Stride has the foundation for a fantastic VR parkour game, it just needs to apply itself properly. Find out more in our Stride review.
Note: This review is based on the Quest edition of the game. Stride is still in Early Access on Steam and the Quest version is essentially the same experience. However, as Facebook doesn’t label games as Early Access on the Quest store, we’re giving it a full review that we’ll update as new features arrive for the title.
You’ve probably heard by now that Stride is something like Mirror’s Edge in VR. That, it turns out, is putting it mildly.
Not only is JoyWay’s fast and fluid gameplay reminiscent of EA’s often overlooked franchise, but the game’s style and tone are practically carbon copies of it too. There’s the pure white cityscape, which is ripped straight from Faith’s adventures, and even the nimble combat tries to keep pace with its inspiration. Were it not for the fact that A. it’s in VR and B. EA seems allergic to actually making Mirror’s Edge games, you could easily mistake it for one. In fact, in the below video, YouTube did mistake it for Mirror’s Edge.
Stride suffers from an identity crisis, then, reflected in the game’s aimless direction at launch. It’s all limbered up with nowhere to run, with three undeniably fun modes that should be appearing in addition to something bigger, not the meat of the experience.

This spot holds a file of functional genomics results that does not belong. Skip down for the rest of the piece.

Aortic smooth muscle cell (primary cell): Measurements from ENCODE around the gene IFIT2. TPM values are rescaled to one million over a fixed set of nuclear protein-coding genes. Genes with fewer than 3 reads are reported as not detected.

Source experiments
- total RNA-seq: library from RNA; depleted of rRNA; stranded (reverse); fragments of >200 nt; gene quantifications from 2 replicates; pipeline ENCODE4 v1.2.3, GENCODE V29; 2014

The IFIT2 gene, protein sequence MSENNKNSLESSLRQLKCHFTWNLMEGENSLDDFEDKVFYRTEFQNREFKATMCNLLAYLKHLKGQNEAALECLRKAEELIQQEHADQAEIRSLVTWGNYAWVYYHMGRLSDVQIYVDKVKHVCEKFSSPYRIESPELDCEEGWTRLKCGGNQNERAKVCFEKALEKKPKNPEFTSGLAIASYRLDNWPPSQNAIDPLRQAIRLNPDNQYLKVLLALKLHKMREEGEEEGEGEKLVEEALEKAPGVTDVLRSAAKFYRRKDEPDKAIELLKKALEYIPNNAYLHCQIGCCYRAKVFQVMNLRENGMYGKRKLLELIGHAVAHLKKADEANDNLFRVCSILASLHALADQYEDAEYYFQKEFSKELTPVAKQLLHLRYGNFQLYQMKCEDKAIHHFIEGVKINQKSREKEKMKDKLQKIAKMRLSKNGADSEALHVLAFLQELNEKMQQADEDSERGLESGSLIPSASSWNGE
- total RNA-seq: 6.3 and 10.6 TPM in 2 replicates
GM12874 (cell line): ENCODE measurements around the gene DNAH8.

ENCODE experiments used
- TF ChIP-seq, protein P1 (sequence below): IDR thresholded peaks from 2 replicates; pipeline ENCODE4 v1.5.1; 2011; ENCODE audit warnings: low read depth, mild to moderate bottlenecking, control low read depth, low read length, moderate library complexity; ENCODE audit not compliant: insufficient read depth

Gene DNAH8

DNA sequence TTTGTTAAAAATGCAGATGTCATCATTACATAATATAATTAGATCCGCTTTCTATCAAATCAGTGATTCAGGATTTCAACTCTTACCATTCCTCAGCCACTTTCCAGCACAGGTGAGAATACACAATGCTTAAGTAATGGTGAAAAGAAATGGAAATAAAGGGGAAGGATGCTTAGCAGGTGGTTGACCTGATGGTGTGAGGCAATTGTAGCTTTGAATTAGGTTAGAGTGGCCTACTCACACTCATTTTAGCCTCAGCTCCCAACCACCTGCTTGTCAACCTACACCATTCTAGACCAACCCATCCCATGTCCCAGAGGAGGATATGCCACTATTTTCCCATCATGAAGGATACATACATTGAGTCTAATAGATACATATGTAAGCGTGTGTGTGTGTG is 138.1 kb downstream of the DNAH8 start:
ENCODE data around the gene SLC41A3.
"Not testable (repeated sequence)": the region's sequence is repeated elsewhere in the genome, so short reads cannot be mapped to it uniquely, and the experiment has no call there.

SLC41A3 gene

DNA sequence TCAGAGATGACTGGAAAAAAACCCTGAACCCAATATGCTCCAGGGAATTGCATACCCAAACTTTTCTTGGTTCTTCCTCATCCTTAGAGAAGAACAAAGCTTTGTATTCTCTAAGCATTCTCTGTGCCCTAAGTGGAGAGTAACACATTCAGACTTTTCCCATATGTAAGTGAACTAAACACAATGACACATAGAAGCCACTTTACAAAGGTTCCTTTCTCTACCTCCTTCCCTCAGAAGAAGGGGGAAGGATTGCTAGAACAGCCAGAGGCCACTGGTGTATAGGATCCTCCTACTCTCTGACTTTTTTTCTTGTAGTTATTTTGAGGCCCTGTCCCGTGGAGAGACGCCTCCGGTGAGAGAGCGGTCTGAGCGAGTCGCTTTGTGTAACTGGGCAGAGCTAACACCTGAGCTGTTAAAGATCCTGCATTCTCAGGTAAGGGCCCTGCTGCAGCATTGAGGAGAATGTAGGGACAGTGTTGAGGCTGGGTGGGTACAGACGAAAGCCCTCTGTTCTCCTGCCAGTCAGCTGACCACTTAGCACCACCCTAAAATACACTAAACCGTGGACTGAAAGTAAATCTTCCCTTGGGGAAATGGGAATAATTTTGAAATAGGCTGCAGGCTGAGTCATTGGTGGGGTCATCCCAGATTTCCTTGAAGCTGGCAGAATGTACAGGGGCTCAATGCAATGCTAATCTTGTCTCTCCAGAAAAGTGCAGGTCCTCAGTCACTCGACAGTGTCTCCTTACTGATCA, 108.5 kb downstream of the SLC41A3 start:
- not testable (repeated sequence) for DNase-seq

Fortunately, Stride nails its core mechanics, making even the current build something that can get its hooks in you. To walk, you use the analog stick, but running requires moving your arms back and forth and jumping means holding the A button and swinging your arms up to propel yourself into the air. As I said when I previewed the game a year ago now, this takes some getting used to. The difference between then and now, though, is that I’ve actually had the time to get used to it. It’s still a little on the tricky side, tying your brain in knots as you try to process where your arms need to be and when to lift your thumb off of the button but once you’ve got it down, it works wonders. Throwing yourself over the map is weighty and physical, and really conveys a unique athleticism.
Other moves are easier to grasp: wall running requires jumping at a surface at the right angle, sliding needs to you quickly duck, and you can grab ledges to propel yourself over the top, zip down lines and even swing across chasms with a hookshot. It’s a versatile moveset that controls better than you might think, keeping you on your toes for long stretches of gameplay with varied acrobatics. The more you play, the more you’ll spot opportunities to switch up moves in the map, with diverging paths offering faster ways to clear gaps and avoid enemies.
It is possible to get yourself caught in the environment from time to time, and the game could do with another pass on the wider polish front (the tutorial’s auto-generated narration highlights typos in the script, for example). But, considering just how messy you might expect this brand of VR to be, Stride is actually a remarkably cohesive experience.